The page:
Film Review: Zootopia

This review contains spoilers.

How do you talk to children about racism? It’s a question that appears to have been on the minds of the creators of the 2016 animated Disney film Zootopia, and their answer to it is, perhaps not surprisingly, faintly unsatisfactory.

The film follows Judy Hopps, a rabbit from a town way out in the sticks who moves to the eponymous big city to become Zootopia’s first bunny police officer. Despite scoring top marks at police academy, she’s assigned to traffic warden duty owing to her colleagues’ discriminatory misconceptions about the kinds of work rabbits are capable of doing. But when she overhears a distraught lady otter begging her superior for help finding her missing husband, Judy sees an opportunity to prove her quality. The chief of police presents her with an ultimatum: solve the case in 48 hours, or resign.

First, the good things. The city of Zootopia is beautifully rendered: the intricate detail of its street scenes is charming in the same way a doll’s house is charming, the things of real life depicted in aestheticised miniature. An early montage depicts an urban environment that has been consciously designed to accommodate animals of all sizes and shapes, allowing everyone to participate fully in its life: a utopia of accessible design. I like, too, how these beatific first scenes are undercut by the depiction of the racism at work in the city – not only in the police force’s failure to recognise Judy’s abilities, but also in the way deuteragonist Nick is denied service in an ice-cream shop because he is a fox, and therefore obviously a criminal. (The fact that Nick is actually a con artist – on the principle that he might as well do all the crimes people assume he does anyway – is a nice touch, an acknowledgement of the trap racist stereotypes set for oppressed people.) Utopia is, in most cases, untrustworthy: what darknesses is that aestheticised surface hiding?

It’s when the main plot gets going that things start to fall apart a bit. In the course of her investigations, Judy discovers that predators who have previously lived quiet and civilised lives in the city have been “going savage” and attacking prey animals. Eventually, it comes out that the city’s assistant mayor, an apparently harmless white sheep named Dawn Bellwether, has developed a psychotropic drug that causes predators to act in this way in order to provoke fear and anger among the prey population and turn them against the predators. After a dramatic showdown in the city’s natural history museum, Judy and Nick lure Bellwether into a confession, have her arrested, and cure the drugged predators, and thus the film’s version of white supremacy is more or less solved.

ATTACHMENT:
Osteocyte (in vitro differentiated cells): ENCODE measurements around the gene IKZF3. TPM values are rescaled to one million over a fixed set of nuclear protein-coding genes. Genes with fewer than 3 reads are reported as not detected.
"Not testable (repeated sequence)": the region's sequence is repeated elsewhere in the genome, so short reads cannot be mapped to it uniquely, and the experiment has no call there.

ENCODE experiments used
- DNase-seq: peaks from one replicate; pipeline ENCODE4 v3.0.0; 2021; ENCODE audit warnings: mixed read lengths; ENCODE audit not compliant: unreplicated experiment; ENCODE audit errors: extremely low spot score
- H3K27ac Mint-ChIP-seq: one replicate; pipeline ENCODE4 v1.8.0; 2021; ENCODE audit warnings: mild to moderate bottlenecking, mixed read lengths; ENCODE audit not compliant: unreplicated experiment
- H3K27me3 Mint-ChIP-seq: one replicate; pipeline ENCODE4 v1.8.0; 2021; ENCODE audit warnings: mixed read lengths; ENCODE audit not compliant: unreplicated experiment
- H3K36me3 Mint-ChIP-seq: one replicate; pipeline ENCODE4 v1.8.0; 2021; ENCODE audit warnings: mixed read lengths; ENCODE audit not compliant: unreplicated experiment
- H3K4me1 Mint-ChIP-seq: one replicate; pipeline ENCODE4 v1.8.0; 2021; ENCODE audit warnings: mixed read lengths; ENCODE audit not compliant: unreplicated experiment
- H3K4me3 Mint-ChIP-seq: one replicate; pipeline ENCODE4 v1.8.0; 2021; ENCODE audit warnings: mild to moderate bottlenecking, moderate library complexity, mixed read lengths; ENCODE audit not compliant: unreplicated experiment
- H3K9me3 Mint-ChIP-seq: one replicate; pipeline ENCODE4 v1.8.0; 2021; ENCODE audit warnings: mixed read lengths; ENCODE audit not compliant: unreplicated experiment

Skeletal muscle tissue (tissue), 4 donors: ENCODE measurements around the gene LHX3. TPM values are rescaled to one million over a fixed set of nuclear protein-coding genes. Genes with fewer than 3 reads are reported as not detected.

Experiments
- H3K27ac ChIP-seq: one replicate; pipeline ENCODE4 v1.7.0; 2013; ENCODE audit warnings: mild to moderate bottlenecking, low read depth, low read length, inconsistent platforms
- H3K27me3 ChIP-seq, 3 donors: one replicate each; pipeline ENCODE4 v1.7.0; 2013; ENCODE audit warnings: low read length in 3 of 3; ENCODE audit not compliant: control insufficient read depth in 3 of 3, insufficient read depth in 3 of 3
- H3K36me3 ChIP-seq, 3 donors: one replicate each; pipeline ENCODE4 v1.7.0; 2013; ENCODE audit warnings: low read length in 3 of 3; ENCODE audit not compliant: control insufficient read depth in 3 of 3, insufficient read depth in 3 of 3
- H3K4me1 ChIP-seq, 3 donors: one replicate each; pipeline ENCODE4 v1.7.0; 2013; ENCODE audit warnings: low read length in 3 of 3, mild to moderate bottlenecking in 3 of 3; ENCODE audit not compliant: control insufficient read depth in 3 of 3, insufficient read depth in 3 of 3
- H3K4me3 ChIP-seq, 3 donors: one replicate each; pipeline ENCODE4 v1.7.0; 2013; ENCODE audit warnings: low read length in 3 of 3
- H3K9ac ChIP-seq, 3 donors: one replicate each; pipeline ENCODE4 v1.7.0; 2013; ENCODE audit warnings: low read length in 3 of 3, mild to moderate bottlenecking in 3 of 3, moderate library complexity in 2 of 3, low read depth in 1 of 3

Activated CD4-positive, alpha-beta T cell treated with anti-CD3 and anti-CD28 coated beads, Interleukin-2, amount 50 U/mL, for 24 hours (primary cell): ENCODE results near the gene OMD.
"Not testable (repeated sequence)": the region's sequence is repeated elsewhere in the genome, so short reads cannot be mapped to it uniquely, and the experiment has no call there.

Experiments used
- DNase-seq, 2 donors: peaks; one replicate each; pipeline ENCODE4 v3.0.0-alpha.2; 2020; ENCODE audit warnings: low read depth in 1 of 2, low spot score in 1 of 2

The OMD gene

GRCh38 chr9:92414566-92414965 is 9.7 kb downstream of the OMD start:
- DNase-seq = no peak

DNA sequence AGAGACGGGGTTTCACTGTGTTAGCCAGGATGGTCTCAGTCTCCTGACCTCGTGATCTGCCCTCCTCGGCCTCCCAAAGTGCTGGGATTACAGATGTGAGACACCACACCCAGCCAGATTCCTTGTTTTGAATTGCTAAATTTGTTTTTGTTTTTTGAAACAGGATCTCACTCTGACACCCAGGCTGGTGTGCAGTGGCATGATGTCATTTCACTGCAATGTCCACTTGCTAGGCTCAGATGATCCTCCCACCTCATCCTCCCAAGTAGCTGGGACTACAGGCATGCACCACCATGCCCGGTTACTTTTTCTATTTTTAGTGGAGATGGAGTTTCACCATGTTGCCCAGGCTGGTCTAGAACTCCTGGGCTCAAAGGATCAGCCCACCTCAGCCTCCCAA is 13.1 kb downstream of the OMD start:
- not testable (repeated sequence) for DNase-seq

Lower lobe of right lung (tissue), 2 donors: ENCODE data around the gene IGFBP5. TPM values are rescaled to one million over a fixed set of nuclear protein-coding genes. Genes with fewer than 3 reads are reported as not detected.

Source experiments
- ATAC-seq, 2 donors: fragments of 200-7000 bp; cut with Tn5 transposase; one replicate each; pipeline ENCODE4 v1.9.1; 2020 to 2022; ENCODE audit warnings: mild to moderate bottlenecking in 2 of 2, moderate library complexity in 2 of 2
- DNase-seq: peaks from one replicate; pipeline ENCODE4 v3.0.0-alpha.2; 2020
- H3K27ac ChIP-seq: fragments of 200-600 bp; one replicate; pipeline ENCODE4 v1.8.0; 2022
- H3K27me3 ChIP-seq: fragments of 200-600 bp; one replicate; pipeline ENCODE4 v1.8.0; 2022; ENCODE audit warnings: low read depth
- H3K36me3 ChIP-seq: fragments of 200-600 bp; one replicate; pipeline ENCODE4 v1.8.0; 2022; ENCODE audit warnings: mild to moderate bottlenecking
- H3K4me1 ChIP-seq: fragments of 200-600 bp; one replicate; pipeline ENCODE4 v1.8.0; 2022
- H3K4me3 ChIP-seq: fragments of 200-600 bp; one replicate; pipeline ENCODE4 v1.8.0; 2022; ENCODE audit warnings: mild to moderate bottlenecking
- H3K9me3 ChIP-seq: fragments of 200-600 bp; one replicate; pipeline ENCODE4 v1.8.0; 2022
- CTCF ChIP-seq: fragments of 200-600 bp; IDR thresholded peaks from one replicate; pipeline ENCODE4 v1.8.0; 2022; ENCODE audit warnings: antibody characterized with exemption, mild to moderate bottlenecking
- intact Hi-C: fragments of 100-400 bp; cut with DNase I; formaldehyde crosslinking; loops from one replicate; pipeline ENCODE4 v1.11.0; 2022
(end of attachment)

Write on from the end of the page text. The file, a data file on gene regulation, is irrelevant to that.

It’s not that this is an entirely mendacious view of how racism works, and there are some nice, thoughtful touches. Making the villain an apparently harmless white sheep, and the racist characters prey animals who are typically associated with gentleness and companionship, plays on the respectability politics that’s often at work in racist discourse. It’s just that the film falls down in its understanding of racism as a structural force whose effects go beyond the efforts of a few bad actors. In Zootopia, racism is something that can be combatted by a few plucky individuals – Judy and Nick, mostly – working outside social institutions (in this case, the police force). And, although Judy clearly faces discrimination from within the police force, the film also fails to reckon fully with the looming spectre of racist police violence.

Additionally, there’s a glaring problem with the film’s central metaphor: the prey animals’ fear of the predators is not irrational, as racism is, because predators are actually dangerous to prey. (One question that Zootopia doesn’t seem to want us to ask is: what do all these anthropomorphised obligate carnivores eat?) The film is at pains to establish a parallel between the damaging rhetoric that Bellwether promulgates about “predatory biology” and the essentialist stereotypes that real-world white supremacists repeat and disseminate, but these things aren’t actually analogous, because predatory biology is real. So the film ends up inadvertently reinforcing essentialist stereotypes that cast the racialised Other as intrinsically violent/threatening, rather than rebutting them as it intends to do.

This is a trap that a fair amount of speculative fiction that attempts to tackle themes of institutional oppression falls into, particularly in the field of paranormal romance: all those novels about vampire liberation tend conveniently to ignore the fact that vampires do actually pose a physical threat to human populations. So it’s not especially surprising that an animated Disney film directed by two white guys fell for it too. Zootopia has its heart in the right place, and some of the points it has to make are, for a mainstream would-be blockbuster, genuinely insightful. But as a film about real-world racism it fails, finally, to hang together.

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